The Real Cause of Violence

What then, from the Vedic perspective, is the cause of violence?

Imbalance occurs in the cosmic order when humankind lives in disharmony with either of the energies of the cosmos. When the material concept of life prevails over the spiritual, dharmasya glanih, the decline of spirituality, results. Spirituality may decline when one neglects its religious aspect, its philosophical aspect, or both. Srila Prabhupada remarks, “Religion without philosophy is sentiment, or sometimes fanaticism, while philosophy without religion is mental speculation.” And the absence of both religion and philosophy marks the degeneration of the human species to the animal platform.

When humanity degenerates to the animal platform, the law of the jungle–survival of the fittest–prevails. And just as peace is impossible in a jungle, peace remains a utopian dream in the concrete jungles of today, despite all sorts of “landmark summit meetings.” Therefore violence is caused not by spirituality but by the perversion of spirituality, which has divested the human being of his humanity. So the way to restore peace is not by rejecting spirituality but by reforming it. This will pave the way for humanity to once again develop human qualities such as love, contentment, continence, selflessness, and humility, which alone can engender lasting peace. We can compare the defects that have crept into spirituality to a cataract in the eye. To cure the eye, we must remove the cataract, not pluck out the eye. Similarly, we have to arrest the decline in spirituality, not reject spirituality itself. Just as plucking out the eye causes blindness, rejecting spirituality will rob humanity of the precious eyes of divine wisdom, resulting in disharmony and disaster. The spiraling rates of crime and violence all over the globe give us a glimpse of the anarchy in store if humanity continues to neglect spirituality.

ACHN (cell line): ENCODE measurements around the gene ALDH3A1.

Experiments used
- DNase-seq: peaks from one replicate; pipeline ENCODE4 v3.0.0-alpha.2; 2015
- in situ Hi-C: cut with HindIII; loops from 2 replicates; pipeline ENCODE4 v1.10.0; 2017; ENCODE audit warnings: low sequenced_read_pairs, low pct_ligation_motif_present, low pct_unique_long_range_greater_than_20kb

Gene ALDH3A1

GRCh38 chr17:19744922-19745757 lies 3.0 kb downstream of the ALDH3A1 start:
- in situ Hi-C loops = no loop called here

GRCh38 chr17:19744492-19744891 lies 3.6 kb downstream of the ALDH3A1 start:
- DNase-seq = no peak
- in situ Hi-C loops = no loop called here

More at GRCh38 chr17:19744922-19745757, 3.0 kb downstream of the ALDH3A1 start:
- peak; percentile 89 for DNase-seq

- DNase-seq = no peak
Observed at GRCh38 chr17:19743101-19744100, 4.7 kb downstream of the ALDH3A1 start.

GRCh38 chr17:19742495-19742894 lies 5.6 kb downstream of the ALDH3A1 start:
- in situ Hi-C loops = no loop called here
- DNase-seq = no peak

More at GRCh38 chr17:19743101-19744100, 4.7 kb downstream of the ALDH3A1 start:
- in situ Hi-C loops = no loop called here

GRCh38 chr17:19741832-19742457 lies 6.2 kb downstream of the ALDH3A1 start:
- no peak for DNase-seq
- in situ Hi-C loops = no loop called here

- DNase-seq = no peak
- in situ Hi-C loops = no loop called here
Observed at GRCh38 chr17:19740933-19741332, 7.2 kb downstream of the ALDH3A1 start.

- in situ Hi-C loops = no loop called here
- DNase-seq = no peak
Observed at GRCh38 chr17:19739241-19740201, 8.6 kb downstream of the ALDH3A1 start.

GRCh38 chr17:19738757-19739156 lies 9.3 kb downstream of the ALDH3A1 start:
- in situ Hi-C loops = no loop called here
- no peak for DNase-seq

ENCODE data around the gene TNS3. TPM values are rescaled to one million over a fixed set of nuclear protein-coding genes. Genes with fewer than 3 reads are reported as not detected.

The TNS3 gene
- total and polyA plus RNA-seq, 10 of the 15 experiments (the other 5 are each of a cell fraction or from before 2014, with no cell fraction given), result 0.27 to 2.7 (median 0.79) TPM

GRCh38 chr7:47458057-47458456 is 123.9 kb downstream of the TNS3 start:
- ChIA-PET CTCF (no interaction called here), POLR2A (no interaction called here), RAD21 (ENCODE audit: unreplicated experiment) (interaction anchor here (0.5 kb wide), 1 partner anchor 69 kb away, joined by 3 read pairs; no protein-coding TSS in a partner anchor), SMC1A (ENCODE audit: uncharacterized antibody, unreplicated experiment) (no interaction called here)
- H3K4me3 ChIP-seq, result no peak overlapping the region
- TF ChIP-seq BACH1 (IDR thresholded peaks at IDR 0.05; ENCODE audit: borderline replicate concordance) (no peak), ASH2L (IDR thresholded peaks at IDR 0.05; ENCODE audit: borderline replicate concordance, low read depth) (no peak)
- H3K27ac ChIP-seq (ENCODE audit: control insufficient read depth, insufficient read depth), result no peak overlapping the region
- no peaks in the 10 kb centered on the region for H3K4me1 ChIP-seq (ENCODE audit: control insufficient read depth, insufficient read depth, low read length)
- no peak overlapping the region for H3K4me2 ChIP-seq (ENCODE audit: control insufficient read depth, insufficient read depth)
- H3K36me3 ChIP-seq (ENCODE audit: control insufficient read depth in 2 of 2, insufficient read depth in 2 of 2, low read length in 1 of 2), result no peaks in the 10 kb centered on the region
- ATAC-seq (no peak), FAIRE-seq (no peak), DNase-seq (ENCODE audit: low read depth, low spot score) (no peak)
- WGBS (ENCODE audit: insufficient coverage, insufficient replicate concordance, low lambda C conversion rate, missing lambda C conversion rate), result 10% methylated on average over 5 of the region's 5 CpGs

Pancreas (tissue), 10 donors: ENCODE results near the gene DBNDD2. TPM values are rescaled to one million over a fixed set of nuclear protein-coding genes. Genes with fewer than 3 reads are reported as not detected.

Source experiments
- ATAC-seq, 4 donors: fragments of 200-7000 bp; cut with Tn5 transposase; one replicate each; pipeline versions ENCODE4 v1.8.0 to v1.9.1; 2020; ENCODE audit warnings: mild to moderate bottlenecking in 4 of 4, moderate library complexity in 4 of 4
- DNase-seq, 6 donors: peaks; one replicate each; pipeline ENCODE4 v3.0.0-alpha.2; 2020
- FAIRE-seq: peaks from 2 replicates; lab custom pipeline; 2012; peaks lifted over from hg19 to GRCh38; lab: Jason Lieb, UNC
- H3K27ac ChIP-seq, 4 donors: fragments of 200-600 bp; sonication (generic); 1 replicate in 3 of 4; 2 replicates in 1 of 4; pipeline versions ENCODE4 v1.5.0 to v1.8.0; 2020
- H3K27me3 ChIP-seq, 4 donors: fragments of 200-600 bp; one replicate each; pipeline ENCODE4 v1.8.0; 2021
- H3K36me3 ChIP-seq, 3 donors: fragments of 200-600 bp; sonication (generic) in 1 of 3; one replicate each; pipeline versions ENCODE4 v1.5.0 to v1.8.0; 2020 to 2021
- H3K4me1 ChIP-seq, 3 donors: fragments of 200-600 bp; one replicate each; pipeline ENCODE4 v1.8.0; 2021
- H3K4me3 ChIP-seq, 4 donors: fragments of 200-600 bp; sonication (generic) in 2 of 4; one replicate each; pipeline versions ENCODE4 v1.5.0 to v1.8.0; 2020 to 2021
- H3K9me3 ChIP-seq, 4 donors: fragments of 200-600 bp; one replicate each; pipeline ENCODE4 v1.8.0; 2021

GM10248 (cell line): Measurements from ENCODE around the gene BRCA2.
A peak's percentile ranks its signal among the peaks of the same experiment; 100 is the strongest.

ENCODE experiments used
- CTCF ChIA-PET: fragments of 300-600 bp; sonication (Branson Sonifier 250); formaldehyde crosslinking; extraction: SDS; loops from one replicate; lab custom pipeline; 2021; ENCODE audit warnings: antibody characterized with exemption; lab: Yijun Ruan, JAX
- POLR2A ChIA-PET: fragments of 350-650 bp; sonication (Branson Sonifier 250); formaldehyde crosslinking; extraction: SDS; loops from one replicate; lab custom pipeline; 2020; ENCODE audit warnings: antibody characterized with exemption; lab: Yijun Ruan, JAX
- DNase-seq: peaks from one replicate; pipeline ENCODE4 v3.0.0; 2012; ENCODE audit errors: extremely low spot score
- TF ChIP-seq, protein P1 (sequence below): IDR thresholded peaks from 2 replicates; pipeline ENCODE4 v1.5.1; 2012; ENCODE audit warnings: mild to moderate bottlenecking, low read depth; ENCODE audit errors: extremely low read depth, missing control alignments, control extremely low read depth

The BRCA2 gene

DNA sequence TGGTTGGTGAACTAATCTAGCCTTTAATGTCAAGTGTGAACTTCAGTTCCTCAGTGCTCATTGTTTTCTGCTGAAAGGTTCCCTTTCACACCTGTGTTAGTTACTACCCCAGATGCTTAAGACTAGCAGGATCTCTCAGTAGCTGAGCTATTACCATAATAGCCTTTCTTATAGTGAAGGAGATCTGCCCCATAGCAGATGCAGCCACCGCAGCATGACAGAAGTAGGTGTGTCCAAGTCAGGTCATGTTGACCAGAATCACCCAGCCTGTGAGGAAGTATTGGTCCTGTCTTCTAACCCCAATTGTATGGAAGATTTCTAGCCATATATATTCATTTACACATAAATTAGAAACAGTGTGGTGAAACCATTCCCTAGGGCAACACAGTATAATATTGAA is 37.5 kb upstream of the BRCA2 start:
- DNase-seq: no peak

Correcting the Iron-Age Chaos

When cosmic disorder occurs, the Supreme Being descends to the material realm to reestablish spirituality, by which humankind can once again learn to live in harmony with the cosmos.

In the present age, dharmasya glanih prevails, since all the aspirations and achievements of most of humankind are within the realm of matter. Most people have no interest in philosophy. And those with some interest pursue it mainly as a means to an academic career or for intellectual growth and not as a zealous search for the Truth. Unable to understand the truths of the cosmos, they mislead others. Similarly, most people are not religiously inclined. The somewhat religious are mostly ritualistic and mechanical in their religious practices; they have little scientific understanding of what they are doing or why. People often claim to be fighting to protect their religion, but if questioned they don’t even know its fundamental tenets. And even if they know them, they’re not interested in following them. Such pseudo religionists are interested only in their own profit and use religion as a tool to promote it. Thus the present age of iron is characterized by an almost total decline in spirituality or a perversion of it. To correct the enormous disorder prevalent in the modern times, the Supreme Being descends in a form that transcends all restrictions of time and space. He descends in His holy names, which always stay with us, irrespective of time, place, and circumstance. That is why we see that the major religions of the world enjoin their followers to chant the holy names of God. Chanting is the universal religion for the current age. And among the innumerable names of God, the Vedic scriptures assert that the most potent is the maha-mantra, “the great chant for deliverance”: Hare Krsna, Hare Krsna, Krsna Krsna, Hare Hare/ Hare Rama, Hare Rama, Rama Rama, Hare Hare.